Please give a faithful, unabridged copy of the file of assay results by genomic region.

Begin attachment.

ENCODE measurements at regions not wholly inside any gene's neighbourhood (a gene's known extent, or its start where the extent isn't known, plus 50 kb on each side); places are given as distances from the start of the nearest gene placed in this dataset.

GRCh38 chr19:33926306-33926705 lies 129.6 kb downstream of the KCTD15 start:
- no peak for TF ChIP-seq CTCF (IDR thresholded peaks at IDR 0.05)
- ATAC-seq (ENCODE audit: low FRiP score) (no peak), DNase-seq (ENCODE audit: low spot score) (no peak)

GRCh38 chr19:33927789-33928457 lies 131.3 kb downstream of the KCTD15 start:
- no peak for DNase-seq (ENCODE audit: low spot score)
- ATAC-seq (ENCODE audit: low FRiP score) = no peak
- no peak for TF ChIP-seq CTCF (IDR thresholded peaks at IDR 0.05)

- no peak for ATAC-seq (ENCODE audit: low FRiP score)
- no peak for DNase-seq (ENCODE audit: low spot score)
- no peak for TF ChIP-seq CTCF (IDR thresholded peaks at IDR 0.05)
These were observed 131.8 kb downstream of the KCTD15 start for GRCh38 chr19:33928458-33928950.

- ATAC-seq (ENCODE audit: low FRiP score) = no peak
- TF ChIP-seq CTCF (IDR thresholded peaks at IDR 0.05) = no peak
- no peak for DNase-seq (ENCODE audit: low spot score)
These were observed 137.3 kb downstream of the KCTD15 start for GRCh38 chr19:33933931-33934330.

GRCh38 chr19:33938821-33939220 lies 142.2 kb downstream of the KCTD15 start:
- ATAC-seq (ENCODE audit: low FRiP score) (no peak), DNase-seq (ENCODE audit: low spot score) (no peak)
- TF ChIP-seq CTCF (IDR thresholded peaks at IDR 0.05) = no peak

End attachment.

ENCODE measurements at regions not wholly inside any gene's neighbourhood (a gene's known extent, or its start where the extent isn't known, plus 50 kb on each side); places are given as distances from the start of the nearest gene placed in this dataset.

GRCh38 chr19:33926306-33926705 lies 129.6 kb downstream of the KCTD15 start:
- no peak for TF ChIP-seq CTCF (IDR thresholded peaks at IDR 0.05)
- ATAC-seq (ENCODE audit: low FRiP score) (no peak), DNase-seq (ENCODE audit: low spot score) (no peak)

GRCh38 chr19:33927789-33928457 lies 131.3 kb downstream of the KCTD15 start:
- no peak for DNase-seq (ENCODE audit: low spot score)
- ATAC-seq (ENCODE audit: low FRiP score) = no peak
- no peak for TF ChIP-seq CTCF (IDR thresholded peaks at IDR 0.05)

- no peak for ATAC-seq (ENCODE audit: low FRiP score)
- no peak for DNase-seq (ENCODE audit: low spot score)
- no peak for TF ChIP-seq CTCF (IDR thresholded peaks at IDR 0.05)
These were observed 131.8 kb downstream of the KCTD15 start for GRCh38 chr19:33928458-33928950.

- ATAC-seq (ENCODE audit: low FRiP score) = no peak
- TF ChIP-seq CTCF (IDR thresholded peaks at IDR 0.05) = no peak
- no peak for DNase-seq (ENCODE audit: low spot score)
These were observed 137.3 kb downstream of the KCTD15 start for GRCh38 chr19:33933931-33934330.

GRCh38 chr19:33938821-33939220 lies 142.2 kb downstream of the KCTD15 start:
- ATAC-seq (ENCODE audit: low FRiP score) (no peak), DNase-seq (ENCODE audit: low spot score) (no peak)
- TF ChIP-seq CTCF (IDR thresholded peaks at IDR 0.05) = no peak